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PaulDotCom Security Weekly - Episode 266 for Thursday November 3d, 2011.

Guest Interview: Jeff Moss

6:00 PM EDT

Jeff Moss.jpg

Black Hat Founder and Director Jeff Moss has spent almost 2 decades as founder and director of Black Hat and DefCon, two of the most important security conferences in the world. In 2009 Moss was appointed to the Homeland Security Advisory Council to provide advice and recommendations to the Secretary on matters related to homeland security. Jeff has also worked for Ernst & Young, LLP in their Information System Security division and is currently CSO of ICANN.

PaulDotCom rapid fire questions round (TM):

  1. Which 3 letter acronym scares you the most?
  2. When playing a game of ass-grabby-grabby do you prefer to go first or second?
  3. Android, iOS or Blackberry?
  4. 3 Words to describe yourself.
  5. In a life or death situation if you had to give mouth-to-mouth recessitation to someone would you rather it be 1) Linday Lohan 2) Kevin Mitnick 3) A Defcon attendee chosen at random

Other Questions:

  1. How did you get your start in information security?
  2. Tell me about the early days of Defcon, how did you get the idea to start a hacker conference?
  3. Were the initial Defcon conferences "crazy" because of the age of the participants, hackers outlook on life in general, just some irresponsible people, all of the above? What are some of the more funnythings that have happened at previous Defcon conferences.
  4. At some point you went on to create Blackhat, how did that come about?
  5. Many people have commented that when you sold Blackhat to CMP Media you were "selling out", What is your response to such comments?
  6. How has the attendee composition of your conferences changed over the past few years?
  7. Do you worry that "hacking" (white-hat, not pejorative) today is becoming less of an intelectual challenge and more "here, click this link"? Is this a good thing or a bad thing?
  8. Recently several organizations have suffered major security breaches, including HBGary, RSA, and Sony, what should organizations be learning from these breaches?
  9. Looking forward, what security trends, offensive or defensive, scare you the most?
  10. On the flip side, what trends, if any, in information security give you the most hope?
  11. How have companies outlooks on security changed over the years? Are making progress by speaking about security issues or is it falling on def ears?
  12. On a federal level, do you believe the Government should regulate and/or enforce secure coding practices?
  13. Tell us about your work with the Security Advisory Council.
  14. What are your responsibilities as ICANN Chief Security Officer?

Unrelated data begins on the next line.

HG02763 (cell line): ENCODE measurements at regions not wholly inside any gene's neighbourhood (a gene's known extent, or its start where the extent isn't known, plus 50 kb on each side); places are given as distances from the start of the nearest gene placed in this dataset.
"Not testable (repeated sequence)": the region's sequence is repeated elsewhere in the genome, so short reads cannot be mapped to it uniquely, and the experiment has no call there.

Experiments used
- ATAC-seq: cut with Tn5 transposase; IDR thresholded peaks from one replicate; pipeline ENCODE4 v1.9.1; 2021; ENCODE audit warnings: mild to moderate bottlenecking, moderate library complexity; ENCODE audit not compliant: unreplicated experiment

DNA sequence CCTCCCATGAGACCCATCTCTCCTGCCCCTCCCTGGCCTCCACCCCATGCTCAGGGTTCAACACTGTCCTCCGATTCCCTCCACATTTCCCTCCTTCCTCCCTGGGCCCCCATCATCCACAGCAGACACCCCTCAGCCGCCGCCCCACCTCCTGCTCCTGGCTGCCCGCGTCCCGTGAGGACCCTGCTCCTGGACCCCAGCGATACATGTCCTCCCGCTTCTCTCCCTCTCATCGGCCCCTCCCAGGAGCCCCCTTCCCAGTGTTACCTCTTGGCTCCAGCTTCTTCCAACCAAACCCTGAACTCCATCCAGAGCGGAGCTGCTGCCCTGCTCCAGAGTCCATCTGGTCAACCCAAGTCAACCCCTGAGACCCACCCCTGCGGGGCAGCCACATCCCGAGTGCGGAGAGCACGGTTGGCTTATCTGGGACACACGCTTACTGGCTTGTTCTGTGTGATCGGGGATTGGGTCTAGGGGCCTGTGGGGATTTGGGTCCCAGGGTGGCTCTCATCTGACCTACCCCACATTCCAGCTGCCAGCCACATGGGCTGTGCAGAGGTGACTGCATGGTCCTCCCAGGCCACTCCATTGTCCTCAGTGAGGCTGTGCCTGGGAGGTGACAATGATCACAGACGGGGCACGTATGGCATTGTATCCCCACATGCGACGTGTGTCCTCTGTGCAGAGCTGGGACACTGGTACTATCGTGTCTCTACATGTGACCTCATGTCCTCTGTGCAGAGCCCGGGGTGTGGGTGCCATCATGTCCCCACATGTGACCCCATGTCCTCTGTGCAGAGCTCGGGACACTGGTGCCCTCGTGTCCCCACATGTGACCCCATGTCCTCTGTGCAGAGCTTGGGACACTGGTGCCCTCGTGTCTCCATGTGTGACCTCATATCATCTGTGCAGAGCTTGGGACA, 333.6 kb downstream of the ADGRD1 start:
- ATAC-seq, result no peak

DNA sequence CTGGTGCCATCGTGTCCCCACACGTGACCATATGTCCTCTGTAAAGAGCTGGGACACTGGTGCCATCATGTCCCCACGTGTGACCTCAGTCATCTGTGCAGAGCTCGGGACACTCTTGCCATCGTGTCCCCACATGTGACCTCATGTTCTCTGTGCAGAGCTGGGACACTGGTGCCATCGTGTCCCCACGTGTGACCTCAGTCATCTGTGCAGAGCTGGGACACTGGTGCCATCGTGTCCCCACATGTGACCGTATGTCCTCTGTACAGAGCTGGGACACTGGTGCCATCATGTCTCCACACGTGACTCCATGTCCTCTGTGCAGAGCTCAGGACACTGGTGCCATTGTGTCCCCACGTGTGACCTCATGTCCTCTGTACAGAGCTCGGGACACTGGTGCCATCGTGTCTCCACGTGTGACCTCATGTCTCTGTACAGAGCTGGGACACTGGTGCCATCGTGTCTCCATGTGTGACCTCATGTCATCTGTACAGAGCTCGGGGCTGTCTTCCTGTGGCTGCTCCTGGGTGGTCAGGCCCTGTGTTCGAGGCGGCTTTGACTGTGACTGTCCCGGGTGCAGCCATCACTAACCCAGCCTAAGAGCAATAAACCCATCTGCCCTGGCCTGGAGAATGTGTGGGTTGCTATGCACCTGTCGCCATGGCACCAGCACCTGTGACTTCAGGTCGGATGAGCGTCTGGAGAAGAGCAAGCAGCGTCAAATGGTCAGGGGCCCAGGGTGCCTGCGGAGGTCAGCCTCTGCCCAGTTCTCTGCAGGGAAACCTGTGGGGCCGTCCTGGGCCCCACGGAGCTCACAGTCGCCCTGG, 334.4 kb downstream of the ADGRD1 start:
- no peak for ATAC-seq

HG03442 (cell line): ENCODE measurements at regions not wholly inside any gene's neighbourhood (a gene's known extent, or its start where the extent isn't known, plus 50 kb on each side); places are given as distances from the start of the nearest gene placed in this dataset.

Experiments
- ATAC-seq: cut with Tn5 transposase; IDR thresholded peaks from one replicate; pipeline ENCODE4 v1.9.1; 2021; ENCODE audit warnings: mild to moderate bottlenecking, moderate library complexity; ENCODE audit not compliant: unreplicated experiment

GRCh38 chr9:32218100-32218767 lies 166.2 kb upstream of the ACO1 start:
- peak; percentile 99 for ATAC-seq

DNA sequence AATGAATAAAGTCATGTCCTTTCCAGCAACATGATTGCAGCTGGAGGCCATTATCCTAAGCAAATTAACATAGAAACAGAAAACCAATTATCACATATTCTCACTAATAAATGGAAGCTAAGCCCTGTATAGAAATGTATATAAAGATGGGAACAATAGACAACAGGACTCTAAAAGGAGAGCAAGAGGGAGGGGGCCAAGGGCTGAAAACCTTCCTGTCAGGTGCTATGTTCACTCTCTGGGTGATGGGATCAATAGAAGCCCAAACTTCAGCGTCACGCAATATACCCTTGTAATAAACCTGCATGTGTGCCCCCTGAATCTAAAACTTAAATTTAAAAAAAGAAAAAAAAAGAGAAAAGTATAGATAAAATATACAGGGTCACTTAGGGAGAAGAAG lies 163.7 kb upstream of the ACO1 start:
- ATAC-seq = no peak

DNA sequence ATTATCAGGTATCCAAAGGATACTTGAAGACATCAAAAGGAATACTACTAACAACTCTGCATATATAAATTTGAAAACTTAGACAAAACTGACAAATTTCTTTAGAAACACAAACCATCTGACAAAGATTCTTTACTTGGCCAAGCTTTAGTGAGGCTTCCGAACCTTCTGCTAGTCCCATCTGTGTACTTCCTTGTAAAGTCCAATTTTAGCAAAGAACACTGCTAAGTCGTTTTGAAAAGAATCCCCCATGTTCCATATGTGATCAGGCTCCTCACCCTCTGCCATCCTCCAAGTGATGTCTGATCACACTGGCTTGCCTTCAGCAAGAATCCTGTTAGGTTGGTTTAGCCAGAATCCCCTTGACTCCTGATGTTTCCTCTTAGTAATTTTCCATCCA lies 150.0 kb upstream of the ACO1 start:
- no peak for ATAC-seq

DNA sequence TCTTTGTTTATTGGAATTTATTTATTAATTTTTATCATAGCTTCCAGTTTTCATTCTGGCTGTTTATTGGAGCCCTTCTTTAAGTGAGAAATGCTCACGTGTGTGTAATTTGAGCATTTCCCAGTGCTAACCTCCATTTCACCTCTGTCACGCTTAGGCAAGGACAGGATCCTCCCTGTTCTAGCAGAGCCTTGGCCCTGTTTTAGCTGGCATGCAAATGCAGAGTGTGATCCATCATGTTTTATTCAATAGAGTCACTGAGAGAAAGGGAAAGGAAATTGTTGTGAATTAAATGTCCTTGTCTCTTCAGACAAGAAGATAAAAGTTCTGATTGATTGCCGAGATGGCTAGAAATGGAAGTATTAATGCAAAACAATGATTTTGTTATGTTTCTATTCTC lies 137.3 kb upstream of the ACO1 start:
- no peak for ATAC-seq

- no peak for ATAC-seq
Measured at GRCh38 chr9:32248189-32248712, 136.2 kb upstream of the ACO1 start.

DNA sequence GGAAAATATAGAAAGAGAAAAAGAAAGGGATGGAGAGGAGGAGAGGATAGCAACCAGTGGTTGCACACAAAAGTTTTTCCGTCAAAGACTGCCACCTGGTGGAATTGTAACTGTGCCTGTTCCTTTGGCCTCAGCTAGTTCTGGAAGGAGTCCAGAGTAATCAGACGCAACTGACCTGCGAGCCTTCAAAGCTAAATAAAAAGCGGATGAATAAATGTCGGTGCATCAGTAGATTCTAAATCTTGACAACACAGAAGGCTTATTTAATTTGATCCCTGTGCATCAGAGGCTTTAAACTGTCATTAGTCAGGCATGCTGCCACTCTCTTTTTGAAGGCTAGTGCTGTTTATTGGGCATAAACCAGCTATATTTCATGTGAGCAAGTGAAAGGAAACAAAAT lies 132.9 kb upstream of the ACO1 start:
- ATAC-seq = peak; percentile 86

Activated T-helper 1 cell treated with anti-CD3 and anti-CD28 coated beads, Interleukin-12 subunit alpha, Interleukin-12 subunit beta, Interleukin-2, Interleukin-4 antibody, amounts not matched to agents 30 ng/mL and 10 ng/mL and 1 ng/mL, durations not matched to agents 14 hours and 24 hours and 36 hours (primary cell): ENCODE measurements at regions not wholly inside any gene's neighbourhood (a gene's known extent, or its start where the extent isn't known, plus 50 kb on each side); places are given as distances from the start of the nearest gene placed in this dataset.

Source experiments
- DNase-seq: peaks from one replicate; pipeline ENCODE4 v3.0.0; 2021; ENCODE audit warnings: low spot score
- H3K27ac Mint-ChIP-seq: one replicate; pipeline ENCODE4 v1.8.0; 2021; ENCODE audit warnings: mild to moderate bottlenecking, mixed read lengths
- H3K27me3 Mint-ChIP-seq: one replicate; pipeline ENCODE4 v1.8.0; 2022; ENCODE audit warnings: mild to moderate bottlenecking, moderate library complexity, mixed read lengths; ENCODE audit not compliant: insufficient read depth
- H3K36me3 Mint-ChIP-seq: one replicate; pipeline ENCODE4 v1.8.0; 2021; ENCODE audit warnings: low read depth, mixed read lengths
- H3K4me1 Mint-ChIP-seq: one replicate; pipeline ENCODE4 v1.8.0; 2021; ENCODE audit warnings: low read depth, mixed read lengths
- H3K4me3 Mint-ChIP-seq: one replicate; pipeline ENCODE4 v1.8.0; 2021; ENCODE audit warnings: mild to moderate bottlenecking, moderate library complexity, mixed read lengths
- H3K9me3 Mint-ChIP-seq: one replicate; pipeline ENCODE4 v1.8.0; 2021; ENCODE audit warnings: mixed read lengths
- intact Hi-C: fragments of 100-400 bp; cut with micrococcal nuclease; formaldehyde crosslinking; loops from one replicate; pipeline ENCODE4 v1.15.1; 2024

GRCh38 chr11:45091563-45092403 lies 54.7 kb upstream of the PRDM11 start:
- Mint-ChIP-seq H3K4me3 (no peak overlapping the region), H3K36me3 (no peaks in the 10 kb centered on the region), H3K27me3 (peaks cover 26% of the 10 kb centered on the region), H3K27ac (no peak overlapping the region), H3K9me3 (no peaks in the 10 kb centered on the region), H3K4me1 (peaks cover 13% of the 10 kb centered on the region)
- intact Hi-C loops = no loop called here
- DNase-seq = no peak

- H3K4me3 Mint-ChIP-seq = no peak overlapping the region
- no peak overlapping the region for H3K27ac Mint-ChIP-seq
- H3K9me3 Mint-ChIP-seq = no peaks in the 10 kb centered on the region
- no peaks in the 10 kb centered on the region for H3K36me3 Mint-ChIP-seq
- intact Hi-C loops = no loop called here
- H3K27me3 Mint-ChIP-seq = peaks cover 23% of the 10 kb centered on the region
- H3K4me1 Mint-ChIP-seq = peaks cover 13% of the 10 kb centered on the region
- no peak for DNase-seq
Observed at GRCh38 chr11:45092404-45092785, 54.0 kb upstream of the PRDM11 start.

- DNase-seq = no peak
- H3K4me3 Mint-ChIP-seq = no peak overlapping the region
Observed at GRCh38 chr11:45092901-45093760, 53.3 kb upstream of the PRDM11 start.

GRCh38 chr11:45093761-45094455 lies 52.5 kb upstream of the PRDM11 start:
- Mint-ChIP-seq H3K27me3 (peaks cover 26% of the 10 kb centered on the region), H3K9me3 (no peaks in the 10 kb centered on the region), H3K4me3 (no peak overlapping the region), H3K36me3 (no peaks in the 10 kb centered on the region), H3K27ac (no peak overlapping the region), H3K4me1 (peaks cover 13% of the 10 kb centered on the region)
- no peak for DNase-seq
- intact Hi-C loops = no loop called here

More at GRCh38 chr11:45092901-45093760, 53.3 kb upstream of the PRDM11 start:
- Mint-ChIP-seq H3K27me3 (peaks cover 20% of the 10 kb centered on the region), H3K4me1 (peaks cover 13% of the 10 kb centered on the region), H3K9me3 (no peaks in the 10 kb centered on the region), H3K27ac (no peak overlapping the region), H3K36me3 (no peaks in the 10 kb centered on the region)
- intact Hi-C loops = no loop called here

Guest Tech Segment: Jon McCoy

Jon mccoy.jpg

Jon McCoy is a .NET Software Engineer who focuses on security and forensics. He has worked on a number of Open Source projects ranging from hacking tools to software for the paralyzed. With a deep knowledge of programming under the .NET Framework he has released new attacks on live applications and the .NET Framework itself.

Jon's web page

Jon's presentations

Stories For Discussion

Paul's Stories

Jack's Stories

Larry's Stories

  1. Pump Up the Insulin - [Larry] - Barnaby Jack is my hero, again. He's taken this liking to embedded devices, and this time into insulin pumps. He built a 900Mhz sniffer and omnidirectional antenna to discover the devices,, and when queried cough up their serial number - this serial number is needed to perform additional interactions with the device. From there, he developed tools to be able to increase the insulin dosage, including the ability to unload all 300 units at once. (yeah,m that is MORE than enough to kill you). Normally the device would vibrate or emit an alarm when the dosage is changed wirelessly, but Jack found a way to disable that too, over wireless. The vendor says they are looking at a fix, including encryption. Nothing like not thinking about security 10 years ago…
  2. Common Mobile App vulns - [Larry] - While this may not be earth shattering news to some of our listeners, it still fascinates the heck out of me that, web app vulnerabilities form like 10 years ago, are STILL available in mobile apps, and fail on ALL of the same things that we've been preaching about for years. Why does this happen? Do the developers think that their traffic is secure over the cell networks? what about that WiFi stuff? Do the devs forget or is it just laziness?
  3. Taking down a A Cartel - [Larry] Subtitled as "Wow, who thought this was a smart idea?" Allegedly Anonymous wants to bring down a drug cartel that they have information on supporters and members. While it may be fun to think that they can change the world by doing so, they quickly "backed down" (at least by some reports), after hearing that the cartel was employing their own computer folks to track down the anonymous members. Umm, hello, organized crime has the correct kind of resources to do the tracking. I wonder if the story was done by the government to expose anonymous?

Darren's Stories

  1. 1:60 FaceBook posts are malicious and 1:100 tweets are malicious - Inconceivable that malicious activity happens on these social sites… 14 percent of linked-in users felt un-secure using the site. wonder what the next target will be.
  2. China Did it - Apparently we can blame China for everything… China the NEW APT… how long before vendors actually says that they keep china out of your network?
  3. Chemical Industry under attack and ITS CHINA AGIAN!! - See….
  4. US observation satellites hacked by China - will the insanity ever stop?
  5. even Mr. Kapersky himself is in the China CYBER terrorism camp - Who is going to stop the great Chineese menace?
  6. VIM turns 20! - 20 years ago VIM was released I know a lot of us use it.

John's Stories